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Is Your Sense of Smell Gone?

by DrLeAnne Deardeuff on June 9, 2014

Smell is intimately linked to emotion, memory, and our individual experience of the world. We can smell over a trillion different scents. If we can't  remember names of smell then we will tend to name them after feelings. For example we may say that the smell is intoxicating, revolting, delightful or disgusting. But what if you can't smell? What if your sense of smell is gone? Will essential oils still work?

Monell Chemical Senses Center in West Philadelphia, Pennsylvania says that odor is the only sensory data that goes directly into the limbic system of the brain, that part of the brain responsible for emotion and memory. All other sensory data goes through nerve several synapses before it reaches some other part of the brain. We are interacting with the world in its rawest state when we smell. 

We may not be aware of how much we rely on our sense of smell. One woman who lost her sense of smell, realized that she was burning her family's food. Because her sense of smell was gone, her food didn't taste as good as it used to either. She also failed to smell the smoke of an electrical wire on her sewing machine pedal until the pedal had burst into flames.

What do we do if we can not smell? When I was a child everyone raved about the smell of lilacs. I couldn't smell them. I really felt that I was missing out on the world from what people were exclaiming. In a biology class at college, we were asked to taste the litmus paper in a basket in front of us. Most everyone in the room was throwing the papers down on the tables in disgust. I didn't taste anything. I thought it must be a joke or that I had not gotten a paper that had a taste on it so I tried paper after paper in the basket. Finally the teacher explained that there were probably 25% of the people who had what is called congenital anosmia. A condition where someone is born without a sense of smell. I may be missing out on the smell of lilacs but I also don't know what a skunk smells like, or my own child's dirty diaper.

But as I already mentioned, having a sense of smell is important. I can smell a lot better now as an adult. I still have to shove my nose in a lilac bush to smell it but at least I can get a small whiff. What I have done to increase my sense of smell is two-fold I think. I continually clean the toxins out of my body using Young Living products such as the Cleansing Trio™ and Juvatone®. Instructions on how to do that can be found in Inner Transformations Using Essential Oils. 2nd edition. (This book is being printed right now and will be availlable at Life Science Publishers around the middle of June 2014.)  Toxins in the body can clog up cells not allowing them to function properly. If the ethmoid plate is full of yeast or other toxins you won't be able to smell.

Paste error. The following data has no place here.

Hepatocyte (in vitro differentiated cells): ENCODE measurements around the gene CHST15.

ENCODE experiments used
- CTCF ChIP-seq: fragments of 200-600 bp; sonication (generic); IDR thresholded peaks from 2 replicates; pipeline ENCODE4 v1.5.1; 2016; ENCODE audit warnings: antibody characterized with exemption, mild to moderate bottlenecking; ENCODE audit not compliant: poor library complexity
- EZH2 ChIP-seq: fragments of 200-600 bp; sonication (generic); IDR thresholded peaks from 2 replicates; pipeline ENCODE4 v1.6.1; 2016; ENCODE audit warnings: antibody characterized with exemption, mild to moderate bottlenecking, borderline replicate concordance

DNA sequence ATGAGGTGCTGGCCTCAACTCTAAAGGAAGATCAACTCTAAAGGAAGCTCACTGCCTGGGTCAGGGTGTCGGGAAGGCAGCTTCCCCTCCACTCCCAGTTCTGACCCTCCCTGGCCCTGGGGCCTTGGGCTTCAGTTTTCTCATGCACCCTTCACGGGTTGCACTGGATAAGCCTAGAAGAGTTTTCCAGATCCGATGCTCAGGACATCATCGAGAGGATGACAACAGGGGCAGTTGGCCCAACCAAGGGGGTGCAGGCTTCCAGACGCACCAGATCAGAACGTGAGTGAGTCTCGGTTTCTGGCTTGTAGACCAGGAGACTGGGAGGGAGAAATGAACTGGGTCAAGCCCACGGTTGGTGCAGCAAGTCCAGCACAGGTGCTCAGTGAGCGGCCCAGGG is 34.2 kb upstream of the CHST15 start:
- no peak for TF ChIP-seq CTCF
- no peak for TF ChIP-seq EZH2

The other thing I have done is to not only smell every essential oil I come in contact with, but especially I smell  Purification®  oil. I want to purify my ethmoid plate (olfactory membrane, bulb and nerve) as well as my limbic system. And as I said my sense of smell is becoming better. Last week I mentioned how I could smell the beach and the fresh smell of the ocean air mingled with rhododendrons in the air. It was gratifying.

My daughter also has this issue of not being able to smell. When she doesn't feel well,  I might suggest that she smell a certain oil. She will remind me that she can't smell. I need to use different words. "Just put the bottle under your nose and take a big whiff."  That will suck the oils molecules into your nose and through the ethmoid plate into the limbic system where they will still do their work. You don't need to smell them for them to work. Just get the molecules  into the brain where they will start their chemical reaction. 

It is the molecules that do the work anyway. 

Make sure you are smelling pure, organic, therapeutic essential oils that have gone through the Seed to Seal Process. 

Just start sniffing and see what Young Living Essential oils can do for you! To find out more about Essential Oils, click here.



Information shared here is not intended as medical advice, and cannot substitute for professional medical advice and information. Information provided is general in nature and may be helpful to some people but not others, depending on their personal medical needs. Always consult with your personal physician before following advice designed for general audiences only. Never disregard professional medical advice or delay getting care because of something you have read here.

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